Ontario College Certificate in General Arts and Science - Environmental and Natural Resource Studies Option Curriculum
Apply in early October 2021 for September 2022
Vocational Learning Outcomes
- Apply the principles of mathematics and chemistry to analyze and solve problems in preparation for further studies in environmental and natural resource sciences.
- Communicate effectively at a level required by a range of college programs in environmental and natural resource sciences.
- Use critical thinking processes and creative problem solving techniques to find effective and efficient solutions to simulated scenarios in preparation for further studies in environmental and natural resource sciences.
- Use team collaboration skills and personal accountability and responsibility skills, in preparation for further studies and careers in environmental and natural resource sciences.
- Develop spatial awareness and to create cartographically correct maps using specific software at an introductory level.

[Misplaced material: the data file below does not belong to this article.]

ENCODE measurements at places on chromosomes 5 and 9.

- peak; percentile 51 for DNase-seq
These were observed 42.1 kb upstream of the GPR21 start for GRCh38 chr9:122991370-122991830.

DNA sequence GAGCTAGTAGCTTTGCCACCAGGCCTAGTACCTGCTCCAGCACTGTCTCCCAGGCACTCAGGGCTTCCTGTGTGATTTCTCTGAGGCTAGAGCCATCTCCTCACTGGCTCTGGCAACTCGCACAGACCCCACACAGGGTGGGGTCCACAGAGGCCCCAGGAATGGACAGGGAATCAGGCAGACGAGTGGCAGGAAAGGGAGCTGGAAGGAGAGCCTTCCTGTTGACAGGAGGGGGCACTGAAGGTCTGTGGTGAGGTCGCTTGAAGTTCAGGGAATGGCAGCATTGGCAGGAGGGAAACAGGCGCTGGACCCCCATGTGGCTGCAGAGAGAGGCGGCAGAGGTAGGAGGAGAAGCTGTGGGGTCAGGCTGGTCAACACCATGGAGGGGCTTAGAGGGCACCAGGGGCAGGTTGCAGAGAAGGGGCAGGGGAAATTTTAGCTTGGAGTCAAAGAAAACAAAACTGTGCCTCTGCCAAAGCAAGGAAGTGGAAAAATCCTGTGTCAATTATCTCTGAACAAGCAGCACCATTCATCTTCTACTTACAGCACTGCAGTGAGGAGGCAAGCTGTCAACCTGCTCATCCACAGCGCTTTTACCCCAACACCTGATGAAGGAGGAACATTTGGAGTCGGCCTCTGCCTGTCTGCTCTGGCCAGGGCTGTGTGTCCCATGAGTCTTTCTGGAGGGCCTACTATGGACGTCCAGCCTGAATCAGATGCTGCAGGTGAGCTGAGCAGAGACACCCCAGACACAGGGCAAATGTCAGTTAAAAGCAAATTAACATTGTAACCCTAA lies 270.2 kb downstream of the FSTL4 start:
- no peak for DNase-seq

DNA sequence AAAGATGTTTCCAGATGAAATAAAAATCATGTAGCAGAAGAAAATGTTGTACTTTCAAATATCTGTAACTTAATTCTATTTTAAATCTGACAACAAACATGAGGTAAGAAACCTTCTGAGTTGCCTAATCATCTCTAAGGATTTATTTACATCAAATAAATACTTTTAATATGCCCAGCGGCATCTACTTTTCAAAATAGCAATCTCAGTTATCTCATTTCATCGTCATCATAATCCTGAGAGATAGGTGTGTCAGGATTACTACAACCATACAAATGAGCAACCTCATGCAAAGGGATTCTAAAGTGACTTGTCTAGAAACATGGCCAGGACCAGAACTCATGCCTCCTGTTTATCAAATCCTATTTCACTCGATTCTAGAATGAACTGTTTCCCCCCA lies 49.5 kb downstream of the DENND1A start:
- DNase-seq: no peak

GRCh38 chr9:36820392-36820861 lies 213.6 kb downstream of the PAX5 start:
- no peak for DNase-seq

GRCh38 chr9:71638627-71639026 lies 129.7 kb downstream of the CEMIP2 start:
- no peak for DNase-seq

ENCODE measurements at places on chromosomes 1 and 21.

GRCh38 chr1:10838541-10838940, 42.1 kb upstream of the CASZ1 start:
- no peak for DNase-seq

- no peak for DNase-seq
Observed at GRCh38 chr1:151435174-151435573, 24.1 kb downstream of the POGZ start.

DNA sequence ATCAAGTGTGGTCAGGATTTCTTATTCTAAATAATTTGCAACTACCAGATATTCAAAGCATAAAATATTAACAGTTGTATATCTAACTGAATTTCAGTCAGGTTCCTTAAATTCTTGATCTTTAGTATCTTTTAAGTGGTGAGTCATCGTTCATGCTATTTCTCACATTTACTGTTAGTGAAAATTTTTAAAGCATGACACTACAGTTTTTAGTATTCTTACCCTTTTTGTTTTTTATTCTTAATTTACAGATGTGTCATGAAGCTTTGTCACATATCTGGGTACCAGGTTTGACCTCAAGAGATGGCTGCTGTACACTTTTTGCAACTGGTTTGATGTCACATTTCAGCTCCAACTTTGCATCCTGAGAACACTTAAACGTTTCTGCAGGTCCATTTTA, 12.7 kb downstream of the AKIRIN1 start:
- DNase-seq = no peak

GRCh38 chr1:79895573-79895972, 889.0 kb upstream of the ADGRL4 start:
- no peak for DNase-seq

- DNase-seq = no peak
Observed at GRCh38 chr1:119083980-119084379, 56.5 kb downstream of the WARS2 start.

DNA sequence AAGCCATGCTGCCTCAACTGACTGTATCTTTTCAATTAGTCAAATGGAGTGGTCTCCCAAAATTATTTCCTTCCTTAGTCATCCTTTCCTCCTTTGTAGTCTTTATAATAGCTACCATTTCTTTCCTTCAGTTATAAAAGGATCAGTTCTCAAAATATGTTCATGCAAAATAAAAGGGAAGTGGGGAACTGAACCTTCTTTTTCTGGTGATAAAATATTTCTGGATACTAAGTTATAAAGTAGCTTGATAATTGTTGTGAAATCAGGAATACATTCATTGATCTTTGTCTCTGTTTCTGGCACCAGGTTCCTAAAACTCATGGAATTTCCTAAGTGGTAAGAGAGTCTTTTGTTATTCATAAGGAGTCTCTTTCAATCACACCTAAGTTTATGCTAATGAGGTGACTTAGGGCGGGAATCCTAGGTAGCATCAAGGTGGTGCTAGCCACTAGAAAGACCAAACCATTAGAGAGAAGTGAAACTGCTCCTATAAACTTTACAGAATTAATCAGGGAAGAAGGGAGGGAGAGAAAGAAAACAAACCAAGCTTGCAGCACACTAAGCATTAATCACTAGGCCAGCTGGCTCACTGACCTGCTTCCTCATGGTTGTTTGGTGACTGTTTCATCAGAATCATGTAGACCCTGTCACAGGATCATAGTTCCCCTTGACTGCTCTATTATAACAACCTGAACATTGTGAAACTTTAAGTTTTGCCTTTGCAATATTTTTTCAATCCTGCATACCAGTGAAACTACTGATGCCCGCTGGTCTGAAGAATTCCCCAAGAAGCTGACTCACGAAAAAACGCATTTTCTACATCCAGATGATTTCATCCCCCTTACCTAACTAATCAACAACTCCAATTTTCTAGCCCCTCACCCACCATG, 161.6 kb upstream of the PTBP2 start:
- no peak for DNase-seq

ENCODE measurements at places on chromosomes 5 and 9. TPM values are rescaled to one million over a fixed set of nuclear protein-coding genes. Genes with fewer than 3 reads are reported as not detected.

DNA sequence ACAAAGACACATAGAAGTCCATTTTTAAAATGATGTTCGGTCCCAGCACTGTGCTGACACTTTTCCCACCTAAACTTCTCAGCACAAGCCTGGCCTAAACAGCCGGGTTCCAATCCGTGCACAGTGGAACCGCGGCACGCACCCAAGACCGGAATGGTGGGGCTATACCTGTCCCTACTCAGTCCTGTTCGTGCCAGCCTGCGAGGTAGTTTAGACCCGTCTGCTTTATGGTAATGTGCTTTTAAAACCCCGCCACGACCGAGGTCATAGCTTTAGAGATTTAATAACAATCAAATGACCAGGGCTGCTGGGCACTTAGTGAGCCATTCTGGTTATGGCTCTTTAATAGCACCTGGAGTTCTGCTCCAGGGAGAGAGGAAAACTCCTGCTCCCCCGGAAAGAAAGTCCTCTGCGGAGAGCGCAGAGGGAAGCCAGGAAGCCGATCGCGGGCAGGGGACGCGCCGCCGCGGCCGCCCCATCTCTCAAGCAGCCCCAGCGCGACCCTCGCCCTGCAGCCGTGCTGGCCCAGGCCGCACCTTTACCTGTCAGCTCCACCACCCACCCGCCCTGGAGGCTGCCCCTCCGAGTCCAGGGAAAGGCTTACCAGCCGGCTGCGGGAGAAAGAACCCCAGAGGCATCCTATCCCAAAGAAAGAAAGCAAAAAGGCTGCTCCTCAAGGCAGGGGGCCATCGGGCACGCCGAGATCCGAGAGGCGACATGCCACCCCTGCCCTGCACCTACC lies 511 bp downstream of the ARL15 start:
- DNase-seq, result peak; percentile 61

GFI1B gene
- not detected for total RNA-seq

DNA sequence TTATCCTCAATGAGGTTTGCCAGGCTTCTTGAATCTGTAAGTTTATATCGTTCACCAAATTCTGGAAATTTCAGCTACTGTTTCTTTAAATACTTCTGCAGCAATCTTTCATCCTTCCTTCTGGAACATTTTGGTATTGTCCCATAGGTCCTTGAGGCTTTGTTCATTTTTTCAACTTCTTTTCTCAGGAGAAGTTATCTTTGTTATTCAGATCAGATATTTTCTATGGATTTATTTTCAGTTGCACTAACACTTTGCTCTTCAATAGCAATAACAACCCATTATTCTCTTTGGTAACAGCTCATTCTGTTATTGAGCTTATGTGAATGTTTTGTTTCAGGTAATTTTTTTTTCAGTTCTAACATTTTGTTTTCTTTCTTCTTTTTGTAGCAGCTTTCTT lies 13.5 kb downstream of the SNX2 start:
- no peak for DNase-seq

- Recognize the organizational context and business perspective of the Canadian work place.
- Identify and apply a personal understanding of leadership, sustainability and community in the context of natural resource sciences.
- Use the computer and Intranet structure as a tool in both the college and workplace environments.
- Explore vocational skills in the fields of environmental and natural resource sciences.
- Identify and classify biotic and abiotic components of ecosystems in natural and altered landscapes.
- Work effectively with a variety of sampling tools, and field and lab techniques, to examine ecosystems and the natural environment.
Courses and Descriptions